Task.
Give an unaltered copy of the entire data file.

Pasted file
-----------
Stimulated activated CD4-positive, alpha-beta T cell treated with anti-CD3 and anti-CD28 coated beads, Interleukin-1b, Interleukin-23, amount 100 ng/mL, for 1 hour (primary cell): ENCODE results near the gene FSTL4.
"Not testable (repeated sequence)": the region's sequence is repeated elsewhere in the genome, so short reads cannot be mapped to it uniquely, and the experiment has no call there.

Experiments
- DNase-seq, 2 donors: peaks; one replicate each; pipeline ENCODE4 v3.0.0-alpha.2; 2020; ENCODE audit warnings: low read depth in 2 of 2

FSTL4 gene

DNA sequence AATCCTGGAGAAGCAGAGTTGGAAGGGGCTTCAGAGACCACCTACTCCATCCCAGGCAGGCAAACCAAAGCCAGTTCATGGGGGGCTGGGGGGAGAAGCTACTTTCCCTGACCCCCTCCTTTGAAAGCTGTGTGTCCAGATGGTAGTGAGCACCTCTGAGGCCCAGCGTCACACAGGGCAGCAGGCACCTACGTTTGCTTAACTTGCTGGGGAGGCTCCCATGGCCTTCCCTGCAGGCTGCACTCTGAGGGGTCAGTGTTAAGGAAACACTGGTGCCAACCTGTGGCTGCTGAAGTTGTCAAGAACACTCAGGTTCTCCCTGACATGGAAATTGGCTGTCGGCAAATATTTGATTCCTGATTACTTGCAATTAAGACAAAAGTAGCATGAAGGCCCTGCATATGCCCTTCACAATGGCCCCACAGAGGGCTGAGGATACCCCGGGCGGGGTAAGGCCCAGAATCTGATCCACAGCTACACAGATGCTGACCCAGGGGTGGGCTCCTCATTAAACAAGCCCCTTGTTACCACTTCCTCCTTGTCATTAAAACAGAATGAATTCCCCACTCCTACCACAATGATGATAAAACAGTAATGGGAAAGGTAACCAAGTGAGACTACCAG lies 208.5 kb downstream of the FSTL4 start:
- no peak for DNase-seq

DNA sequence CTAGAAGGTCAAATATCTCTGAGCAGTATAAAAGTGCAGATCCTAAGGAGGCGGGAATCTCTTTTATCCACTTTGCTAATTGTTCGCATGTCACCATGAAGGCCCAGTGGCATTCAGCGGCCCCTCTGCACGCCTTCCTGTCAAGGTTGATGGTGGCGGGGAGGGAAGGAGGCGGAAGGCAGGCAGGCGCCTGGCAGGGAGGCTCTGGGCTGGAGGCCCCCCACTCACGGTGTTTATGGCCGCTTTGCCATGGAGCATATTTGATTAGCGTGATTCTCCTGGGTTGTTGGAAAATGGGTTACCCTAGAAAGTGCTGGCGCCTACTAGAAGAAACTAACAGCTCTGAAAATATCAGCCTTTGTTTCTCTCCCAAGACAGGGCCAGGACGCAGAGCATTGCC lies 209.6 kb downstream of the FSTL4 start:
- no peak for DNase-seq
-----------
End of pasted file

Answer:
Stimulated activated CD4-positive, alpha-beta T cell treated with anti-CD3 and anti-CD28 coated beads, Interleukin-1b, Interleukin-23, amount 100 ng/mL, for 1 hour (primary cell): ENCODE results near the gene FSTL4.
"Not testable (repeated sequence)": the region's sequence is repeated elsewhere in the genome, so short reads cannot be mapped to it uniquely, and the experiment has no call there.

Experiments
- DNase-seq, 2 donors: peaks; one replicate each; pipeline ENCODE4 v3.0.0-alpha.2; 2020; ENCODE audit warnings: low read depth in 2 of 2

FSTL4 gene

DNA sequence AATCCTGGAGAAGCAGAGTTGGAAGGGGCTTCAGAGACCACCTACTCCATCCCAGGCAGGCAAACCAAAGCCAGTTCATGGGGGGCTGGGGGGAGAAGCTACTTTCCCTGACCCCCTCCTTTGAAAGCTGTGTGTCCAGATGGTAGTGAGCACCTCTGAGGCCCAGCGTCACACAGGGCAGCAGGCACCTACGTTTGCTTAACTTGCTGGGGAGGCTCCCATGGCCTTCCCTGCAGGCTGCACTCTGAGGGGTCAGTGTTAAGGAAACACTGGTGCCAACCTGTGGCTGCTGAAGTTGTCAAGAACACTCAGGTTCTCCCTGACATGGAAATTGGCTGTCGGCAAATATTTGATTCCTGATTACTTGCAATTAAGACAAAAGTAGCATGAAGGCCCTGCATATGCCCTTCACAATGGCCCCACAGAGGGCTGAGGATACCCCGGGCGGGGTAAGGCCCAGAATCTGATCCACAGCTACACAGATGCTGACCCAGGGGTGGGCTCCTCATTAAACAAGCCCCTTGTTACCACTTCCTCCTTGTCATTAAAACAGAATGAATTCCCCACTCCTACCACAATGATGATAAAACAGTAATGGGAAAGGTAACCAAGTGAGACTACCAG lies 208.5 kb downstream of the FSTL4 start:
- no peak for DNase-seq

DNA sequence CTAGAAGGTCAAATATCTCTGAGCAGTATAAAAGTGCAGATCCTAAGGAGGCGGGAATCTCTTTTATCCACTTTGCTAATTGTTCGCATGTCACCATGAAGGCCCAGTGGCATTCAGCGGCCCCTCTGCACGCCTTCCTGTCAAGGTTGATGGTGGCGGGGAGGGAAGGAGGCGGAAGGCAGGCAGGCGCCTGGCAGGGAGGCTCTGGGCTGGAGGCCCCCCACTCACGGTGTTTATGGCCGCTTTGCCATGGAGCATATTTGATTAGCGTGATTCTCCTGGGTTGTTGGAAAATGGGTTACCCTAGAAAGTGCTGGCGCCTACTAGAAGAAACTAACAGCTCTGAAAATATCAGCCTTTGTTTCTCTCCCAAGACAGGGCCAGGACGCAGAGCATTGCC lies 209.6 kb downstream of the FSTL4 start:
- no peak for DNase-seq